Rector in favour of master’s admissions procedure

The student parties don’t like the idea of selecting students for master’s degrees on the basis of their grades. However, Rector Magnificus Elmer Sterken is in favour of the procedure.

The student parties and the Intercity Student Consult (ISO) sent a warning letter on Wednesday to education minister Bussemaker, informing her that they would be putting a stop to the latest master’s admissions procedures if she would not do it herself. The parties allege that graduates do not have a chance on the labor market if they only have a bachelor’s degree. But the minister does not have a problem with rejecting students for master’s degrees if they have a grade point average (GPA) of 6. Rector Magnificus Elmer Sterken is also in favour of this procedure.

Officially, the university has not taken a standpoint regarding the situation, but Elmer Sterken has made his opinion clear: the RUG wants to be an international university, and abroad, it is extremely normal to set high standards. ‘We shouldn’t be looking at this from a Dutch perspective; we have to widen our field of vision. At a master’s level, you also compete with master’s degrees abroad, and I personally believe in competing with quality’, he says.

The university wants to improve the quality of master’s degrees to ensure that more students choose a degree in Groningen. ‘Is every student from the bachelor suitable for the master’s degree? Are they able to follow everything? We do not want to fill the relatively costly master’s degrees with people who are simply not good enough’, answers Sterken.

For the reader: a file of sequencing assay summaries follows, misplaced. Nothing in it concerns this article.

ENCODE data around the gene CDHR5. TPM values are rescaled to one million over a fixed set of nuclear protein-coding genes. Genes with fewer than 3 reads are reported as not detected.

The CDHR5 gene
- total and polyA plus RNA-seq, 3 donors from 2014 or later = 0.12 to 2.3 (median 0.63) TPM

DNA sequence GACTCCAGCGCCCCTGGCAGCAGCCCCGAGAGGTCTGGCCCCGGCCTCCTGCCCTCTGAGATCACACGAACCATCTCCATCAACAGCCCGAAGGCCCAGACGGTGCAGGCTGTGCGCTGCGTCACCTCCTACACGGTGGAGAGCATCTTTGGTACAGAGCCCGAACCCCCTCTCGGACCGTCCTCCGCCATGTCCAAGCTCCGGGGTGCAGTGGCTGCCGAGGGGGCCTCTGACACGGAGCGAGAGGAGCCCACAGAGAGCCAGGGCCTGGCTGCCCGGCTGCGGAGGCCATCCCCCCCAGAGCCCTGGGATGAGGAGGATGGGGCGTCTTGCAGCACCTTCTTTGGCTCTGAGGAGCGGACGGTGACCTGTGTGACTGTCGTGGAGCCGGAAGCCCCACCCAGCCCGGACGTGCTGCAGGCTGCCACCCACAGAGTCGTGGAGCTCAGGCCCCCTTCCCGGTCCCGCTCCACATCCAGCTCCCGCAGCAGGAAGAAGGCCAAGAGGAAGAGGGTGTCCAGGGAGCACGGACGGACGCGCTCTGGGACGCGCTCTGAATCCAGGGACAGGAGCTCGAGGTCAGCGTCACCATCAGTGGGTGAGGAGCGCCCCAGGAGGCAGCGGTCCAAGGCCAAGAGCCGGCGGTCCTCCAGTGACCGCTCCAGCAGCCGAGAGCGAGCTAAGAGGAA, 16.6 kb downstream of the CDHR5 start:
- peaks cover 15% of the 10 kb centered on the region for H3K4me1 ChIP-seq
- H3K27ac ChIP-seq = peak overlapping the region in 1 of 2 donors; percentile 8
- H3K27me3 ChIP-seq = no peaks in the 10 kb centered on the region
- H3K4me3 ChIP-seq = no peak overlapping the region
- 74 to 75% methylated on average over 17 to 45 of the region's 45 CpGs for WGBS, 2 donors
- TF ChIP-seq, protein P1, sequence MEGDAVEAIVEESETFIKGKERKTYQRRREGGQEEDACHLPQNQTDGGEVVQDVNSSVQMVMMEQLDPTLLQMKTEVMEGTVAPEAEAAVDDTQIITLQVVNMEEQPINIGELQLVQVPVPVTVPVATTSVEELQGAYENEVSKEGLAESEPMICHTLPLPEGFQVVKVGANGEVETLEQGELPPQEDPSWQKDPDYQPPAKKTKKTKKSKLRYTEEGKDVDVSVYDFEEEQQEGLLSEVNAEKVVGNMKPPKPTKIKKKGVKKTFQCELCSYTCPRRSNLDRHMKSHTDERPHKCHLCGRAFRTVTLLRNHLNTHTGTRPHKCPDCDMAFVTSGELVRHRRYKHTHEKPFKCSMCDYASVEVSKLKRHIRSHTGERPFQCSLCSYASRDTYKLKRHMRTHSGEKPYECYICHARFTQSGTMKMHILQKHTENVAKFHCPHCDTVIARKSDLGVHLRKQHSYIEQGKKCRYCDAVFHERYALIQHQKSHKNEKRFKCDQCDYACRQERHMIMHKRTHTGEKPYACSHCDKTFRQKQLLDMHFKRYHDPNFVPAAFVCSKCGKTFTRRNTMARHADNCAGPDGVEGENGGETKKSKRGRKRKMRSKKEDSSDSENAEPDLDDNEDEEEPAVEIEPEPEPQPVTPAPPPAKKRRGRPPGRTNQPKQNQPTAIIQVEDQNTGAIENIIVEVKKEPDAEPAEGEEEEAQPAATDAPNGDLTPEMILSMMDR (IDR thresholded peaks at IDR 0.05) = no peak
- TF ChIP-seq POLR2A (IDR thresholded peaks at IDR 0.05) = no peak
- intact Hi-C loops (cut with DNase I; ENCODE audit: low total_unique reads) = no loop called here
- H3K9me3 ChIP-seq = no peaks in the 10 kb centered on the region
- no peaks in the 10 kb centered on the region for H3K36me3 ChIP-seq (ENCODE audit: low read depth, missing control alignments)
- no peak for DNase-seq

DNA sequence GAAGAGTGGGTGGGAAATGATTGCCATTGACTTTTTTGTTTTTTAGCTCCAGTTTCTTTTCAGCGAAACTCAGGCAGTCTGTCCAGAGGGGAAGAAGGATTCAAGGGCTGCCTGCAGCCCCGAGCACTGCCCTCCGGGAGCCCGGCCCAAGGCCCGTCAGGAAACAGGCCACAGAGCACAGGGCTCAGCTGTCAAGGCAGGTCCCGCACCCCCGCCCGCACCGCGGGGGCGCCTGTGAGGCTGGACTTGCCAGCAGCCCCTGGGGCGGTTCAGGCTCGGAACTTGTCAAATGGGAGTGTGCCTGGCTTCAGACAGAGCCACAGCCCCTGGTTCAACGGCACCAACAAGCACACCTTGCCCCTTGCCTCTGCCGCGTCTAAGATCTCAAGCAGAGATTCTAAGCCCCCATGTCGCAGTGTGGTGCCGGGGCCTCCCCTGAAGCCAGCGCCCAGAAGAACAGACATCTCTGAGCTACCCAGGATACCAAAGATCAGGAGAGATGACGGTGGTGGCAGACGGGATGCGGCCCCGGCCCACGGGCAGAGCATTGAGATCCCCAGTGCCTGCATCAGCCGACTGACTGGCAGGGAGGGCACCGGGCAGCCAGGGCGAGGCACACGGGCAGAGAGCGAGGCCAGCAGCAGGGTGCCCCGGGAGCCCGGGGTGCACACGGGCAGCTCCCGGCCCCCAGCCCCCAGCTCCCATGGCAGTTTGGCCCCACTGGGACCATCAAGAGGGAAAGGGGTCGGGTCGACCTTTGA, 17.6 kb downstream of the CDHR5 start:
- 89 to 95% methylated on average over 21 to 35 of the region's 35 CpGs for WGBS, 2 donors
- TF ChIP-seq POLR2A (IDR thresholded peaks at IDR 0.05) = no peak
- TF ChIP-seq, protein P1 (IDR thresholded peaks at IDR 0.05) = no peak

International market

He received approval from the personnel members in the University Council. ‘I think it’s good to use such an admissions procedure for master’s degrees. We don’t want to be known as an institution full of unwanted students who go to the university because they can’t get in anywhere else’, says Laurence Gormley from the Science Fraction. ‘We operate in an international market, especially with the English-taught degrees. We have to take this into account. In England, the minimum requirement is a GPA of a 7 on a scale of one to ten. Top universities such as Oxford and Cambridge require an 8 or 8.5’, he says.

Bachelor-before-Master rule

The bachelor-before-master rule is not in place for nothing, party colleague Olaf Scholten feels. ‘After a bachelor’s degree, you are deemed ready for society. The bachelor-before-master rule is in place. A much bigger problem is that many students go on to study their master’s degrees elsewhere. Maybe we aren’t selecting students on the basis of their grades enough. If we do select students, then we show others that we are a top university which takes master’s degrees seriously, and in doing so, we become more attractive as a university. You can use the admissions procedure as a way of letting the outside world know that we are good.’

The students understand the arguments, but are still worried that students with only a bachelor’s degree will not be able to find a job. ‘Abroad, you can find work with a bachelor’s degree, but that is not common practice here’, says Alexander van ‘t Hof from SOG.

That will change on its own, the personnel members think. ‘If you don’t use such an admissions procedure, an employer will always ask to see a list of grades attained. If you have a 6 on your list, they will also dismiss you’, Gormley thinks.


The students are going to engage in talks with the university association VSNU, and are waiting on a reply from minister Bussemaker. She is not very likely to change her mind. She previously made known that the master’s admissions procedure is completely in line with her policy, which is focused on ‘the continued profiling of programmes, more diversification in the choice of master’s programmes, the right students at the right place and a more informed choice of study’.


Photo: Flickr/Francisco Osorio